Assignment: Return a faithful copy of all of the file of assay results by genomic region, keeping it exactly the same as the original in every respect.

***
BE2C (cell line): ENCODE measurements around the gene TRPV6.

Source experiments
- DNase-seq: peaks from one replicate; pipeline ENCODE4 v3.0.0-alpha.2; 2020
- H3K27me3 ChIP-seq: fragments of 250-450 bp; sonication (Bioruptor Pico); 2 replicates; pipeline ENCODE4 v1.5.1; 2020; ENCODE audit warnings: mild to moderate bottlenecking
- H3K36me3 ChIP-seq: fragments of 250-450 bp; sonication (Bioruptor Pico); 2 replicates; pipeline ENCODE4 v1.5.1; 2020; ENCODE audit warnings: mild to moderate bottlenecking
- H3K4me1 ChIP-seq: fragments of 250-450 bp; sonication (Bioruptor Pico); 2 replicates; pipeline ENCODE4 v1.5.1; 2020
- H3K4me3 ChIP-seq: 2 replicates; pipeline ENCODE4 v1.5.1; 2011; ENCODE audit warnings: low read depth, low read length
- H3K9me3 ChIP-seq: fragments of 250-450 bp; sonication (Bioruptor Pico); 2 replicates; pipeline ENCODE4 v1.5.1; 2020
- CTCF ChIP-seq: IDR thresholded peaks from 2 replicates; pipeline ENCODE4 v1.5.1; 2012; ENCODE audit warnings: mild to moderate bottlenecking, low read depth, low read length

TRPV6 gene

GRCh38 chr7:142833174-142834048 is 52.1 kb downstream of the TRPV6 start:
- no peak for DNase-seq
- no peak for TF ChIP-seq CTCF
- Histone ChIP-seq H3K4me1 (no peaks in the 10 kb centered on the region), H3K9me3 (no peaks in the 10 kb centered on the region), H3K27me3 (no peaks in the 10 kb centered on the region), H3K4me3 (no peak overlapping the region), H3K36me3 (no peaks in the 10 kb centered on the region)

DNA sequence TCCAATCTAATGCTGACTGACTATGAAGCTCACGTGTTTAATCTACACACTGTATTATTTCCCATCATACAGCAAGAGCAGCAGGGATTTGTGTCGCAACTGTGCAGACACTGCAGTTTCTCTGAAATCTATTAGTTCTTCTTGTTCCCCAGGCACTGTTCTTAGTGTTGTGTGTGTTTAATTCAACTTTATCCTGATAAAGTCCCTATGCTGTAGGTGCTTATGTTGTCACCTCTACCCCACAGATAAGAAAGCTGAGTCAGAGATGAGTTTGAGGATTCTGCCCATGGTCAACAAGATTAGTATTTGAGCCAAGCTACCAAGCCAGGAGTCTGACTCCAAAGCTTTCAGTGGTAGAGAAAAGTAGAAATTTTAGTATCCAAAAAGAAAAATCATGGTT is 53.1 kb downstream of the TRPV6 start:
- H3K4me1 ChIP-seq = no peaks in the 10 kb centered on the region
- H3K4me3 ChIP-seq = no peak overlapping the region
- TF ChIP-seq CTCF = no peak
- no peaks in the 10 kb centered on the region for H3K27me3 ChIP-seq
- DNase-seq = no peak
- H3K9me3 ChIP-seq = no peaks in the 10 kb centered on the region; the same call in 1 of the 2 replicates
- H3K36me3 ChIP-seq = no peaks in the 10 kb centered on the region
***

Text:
BE2C (cell line): ENCODE measurements around the gene TRPV6.

Source experiments
- DNase-seq: peaks from one replicate; pipeline ENCODE4 v3.0.0-alpha.2; 2020
- H3K27me3 ChIP-seq: fragments of 250-450 bp; sonication (Bioruptor Pico); 2 replicates; pipeline ENCODE4 v1.5.1; 2020; ENCODE audit warnings: mild to moderate bottlenecking
- H3K36me3 ChIP-seq: fragments of 250-450 bp; sonication (Bioruptor Pico); 2 replicates; pipeline ENCODE4 v1.5.1; 2020; ENCODE audit warnings: mild to moderate bottlenecking
- H3K4me1 ChIP-seq: fragments of 250-450 bp; sonication (Bioruptor Pico); 2 replicates; pipeline ENCODE4 v1.5.1; 2020
- H3K4me3 ChIP-seq: 2 replicates; pipeline ENCODE4 v1.5.1; 2011; ENCODE audit warnings: low read depth, low read length
- H3K9me3 ChIP-seq: fragments of 250-450 bp; sonication (Bioruptor Pico); 2 replicates; pipeline ENCODE4 v1.5.1; 2020
- CTCF ChIP-seq: IDR thresholded peaks from 2 replicates; pipeline ENCODE4 v1.5.1; 2012; ENCODE audit warnings: mild to moderate bottlenecking, low read depth, low read length

TRPV6 gene

GRCh38 chr7:142833174-142834048 is 52.1 kb downstream of the TRPV6 start:
- no peak for DNase-seq
- no peak for TF ChIP-seq CTCF
- Histone ChIP-seq H3K4me1 (no peaks in the 10 kb centered on the region), H3K9me3 (no peaks in the 10 kb centered on the region), H3K27me3 (no peaks in the 10 kb centered on the region), H3K4me3 (no peak overlapping the region), H3K36me3 (no peaks in the 10 kb centered on the region)

DNA sequence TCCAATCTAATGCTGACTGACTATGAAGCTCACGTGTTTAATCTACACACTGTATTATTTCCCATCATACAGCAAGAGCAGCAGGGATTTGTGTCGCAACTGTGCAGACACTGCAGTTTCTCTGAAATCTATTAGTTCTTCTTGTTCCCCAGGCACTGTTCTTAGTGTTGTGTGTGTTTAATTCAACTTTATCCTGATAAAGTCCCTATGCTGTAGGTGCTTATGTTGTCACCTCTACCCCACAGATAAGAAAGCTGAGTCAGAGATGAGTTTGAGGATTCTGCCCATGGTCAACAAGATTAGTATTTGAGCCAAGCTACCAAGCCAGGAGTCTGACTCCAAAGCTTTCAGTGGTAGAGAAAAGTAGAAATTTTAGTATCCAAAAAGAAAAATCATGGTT is 53.1 kb downstream of the TRPV6 start:
- H3K4me1 ChIP-seq = no peaks in the 10 kb centered on the region
- H3K4me3 ChIP-seq = no peak overlapping the region
- TF ChIP-seq CTCF = no peak
- no peaks in the 10 kb centered on the region for H3K27me3 ChIP-seq
- DNase-seq = no peak
- H3K9me3 ChIP-seq = no peaks in the 10 kb centered on the region; the same call in 1 of the 2 replicates
- H3K36me3 ChIP-seq = no peaks in the 10 kb centered on the region